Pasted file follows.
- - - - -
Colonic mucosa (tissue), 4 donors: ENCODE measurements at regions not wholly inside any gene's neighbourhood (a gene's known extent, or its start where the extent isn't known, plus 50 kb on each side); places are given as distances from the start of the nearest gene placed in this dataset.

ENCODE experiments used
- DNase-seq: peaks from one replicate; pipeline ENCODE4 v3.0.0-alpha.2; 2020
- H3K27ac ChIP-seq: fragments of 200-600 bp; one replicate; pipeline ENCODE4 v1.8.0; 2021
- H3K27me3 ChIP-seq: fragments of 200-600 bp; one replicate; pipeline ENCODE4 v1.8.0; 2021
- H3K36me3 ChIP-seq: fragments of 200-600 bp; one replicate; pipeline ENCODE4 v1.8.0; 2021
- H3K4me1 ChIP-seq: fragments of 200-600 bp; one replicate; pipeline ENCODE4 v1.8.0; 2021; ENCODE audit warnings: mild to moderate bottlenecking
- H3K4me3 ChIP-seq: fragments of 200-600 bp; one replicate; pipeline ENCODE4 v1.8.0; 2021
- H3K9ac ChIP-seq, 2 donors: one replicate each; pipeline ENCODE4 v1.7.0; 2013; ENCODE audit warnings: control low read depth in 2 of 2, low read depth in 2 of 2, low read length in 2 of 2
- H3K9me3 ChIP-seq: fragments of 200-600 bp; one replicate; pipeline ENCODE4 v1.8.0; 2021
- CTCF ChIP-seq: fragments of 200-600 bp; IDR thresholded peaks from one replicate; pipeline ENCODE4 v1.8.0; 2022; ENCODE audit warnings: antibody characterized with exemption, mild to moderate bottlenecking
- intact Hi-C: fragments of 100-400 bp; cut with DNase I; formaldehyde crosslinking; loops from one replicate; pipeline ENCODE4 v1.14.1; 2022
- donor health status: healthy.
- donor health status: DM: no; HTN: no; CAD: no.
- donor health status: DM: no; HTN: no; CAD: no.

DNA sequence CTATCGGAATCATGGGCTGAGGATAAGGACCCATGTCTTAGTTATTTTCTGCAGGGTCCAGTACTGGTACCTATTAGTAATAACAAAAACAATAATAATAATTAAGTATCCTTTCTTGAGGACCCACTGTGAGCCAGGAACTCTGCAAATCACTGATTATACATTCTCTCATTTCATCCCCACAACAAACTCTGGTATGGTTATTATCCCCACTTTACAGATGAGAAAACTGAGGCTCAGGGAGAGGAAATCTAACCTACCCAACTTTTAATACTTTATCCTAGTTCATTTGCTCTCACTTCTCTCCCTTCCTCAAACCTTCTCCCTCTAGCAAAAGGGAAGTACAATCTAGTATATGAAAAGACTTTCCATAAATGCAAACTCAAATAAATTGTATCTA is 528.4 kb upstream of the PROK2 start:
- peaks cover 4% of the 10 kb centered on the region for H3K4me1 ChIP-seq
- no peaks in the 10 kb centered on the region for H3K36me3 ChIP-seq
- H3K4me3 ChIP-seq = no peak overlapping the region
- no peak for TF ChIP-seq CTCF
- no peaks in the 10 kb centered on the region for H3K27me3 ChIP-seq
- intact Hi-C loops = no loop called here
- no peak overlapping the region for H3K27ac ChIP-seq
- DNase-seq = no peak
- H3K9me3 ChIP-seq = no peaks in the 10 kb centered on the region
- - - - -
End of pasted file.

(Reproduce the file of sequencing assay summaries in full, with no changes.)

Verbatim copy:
Colonic mucosa (tissue), 4 donors: ENCODE measurements at regions not wholly inside any gene's neighbourhood (a gene's known extent, or its start where the extent isn't known, plus 50 kb on each side); places are given as distances from the start of the nearest gene placed in this dataset.

ENCODE experiments used
- DNase-seq: peaks from one replicate; pipeline ENCODE4 v3.0.0-alpha.2; 2020
- H3K27ac ChIP-seq: fragments of 200-600 bp; one replicate; pipeline ENCODE4 v1.8.0; 2021
- H3K27me3 ChIP-seq: fragments of 200-600 bp; one replicate; pipeline ENCODE4 v1.8.0; 2021
- H3K36me3 ChIP-seq: fragments of 200-600 bp; one replicate; pipeline ENCODE4 v1.8.0; 2021
- H3K4me1 ChIP-seq: fragments of 200-600 bp; one replicate; pipeline ENCODE4 v1.8.0; 2021; ENCODE audit warnings: mild to moderate bottlenecking
- H3K4me3 ChIP-seq: fragments of 200-600 bp; one replicate; pipeline ENCODE4 v1.8.0; 2021
- H3K9ac ChIP-seq, 2 donors: one replicate each; pipeline ENCODE4 v1.7.0; 2013; ENCODE audit warnings: control low read depth in 2 of 2, low read depth in 2 of 2, low read length in 2 of 2
- H3K9me3 ChIP-seq: fragments of 200-600 bp; one replicate; pipeline ENCODE4 v1.8.0; 2021
- CTCF ChIP-seq: fragments of 200-600 bp; IDR thresholded peaks from one replicate; pipeline ENCODE4 v1.8.0; 2022; ENCODE audit warnings: antibody characterized with exemption, mild to moderate bottlenecking
- intact Hi-C: fragments of 100-400 bp; cut with DNase I; formaldehyde crosslinking; loops from one replicate; pipeline ENCODE4 v1.14.1; 2022
- donor health status: healthy.
- donor health status: DM: no; HTN: no; CAD: no.
- donor health status: DM: no; HTN: no; CAD: no.

DNA sequence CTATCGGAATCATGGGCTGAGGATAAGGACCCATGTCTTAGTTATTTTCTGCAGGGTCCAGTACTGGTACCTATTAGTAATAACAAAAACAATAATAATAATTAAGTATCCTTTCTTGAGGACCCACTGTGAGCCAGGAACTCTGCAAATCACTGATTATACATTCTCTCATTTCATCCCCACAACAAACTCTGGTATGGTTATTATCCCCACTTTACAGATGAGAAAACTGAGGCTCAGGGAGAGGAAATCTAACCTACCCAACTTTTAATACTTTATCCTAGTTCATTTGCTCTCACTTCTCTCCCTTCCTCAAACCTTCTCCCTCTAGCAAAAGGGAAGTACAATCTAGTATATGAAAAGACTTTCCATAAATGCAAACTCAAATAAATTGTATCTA is 528.4 kb upstream of the PROK2 start:
- peaks cover 4% of the 10 kb centered on the region for H3K4me1 ChIP-seq
- no peaks in the 10 kb centered on the region for H3K36me3 ChIP-seq
- H3K4me3 ChIP-seq = no peak overlapping the region
- no peak for TF ChIP-seq CTCF
- no peaks in the 10 kb centered on the region for H3K27me3 ChIP-seq
- intact Hi-C loops = no loop called here
- no peak overlapping the region for H3K27ac ChIP-seq
- DNase-seq = no peak
- H3K9me3 ChIP-seq = no peaks in the 10 kb centered on the region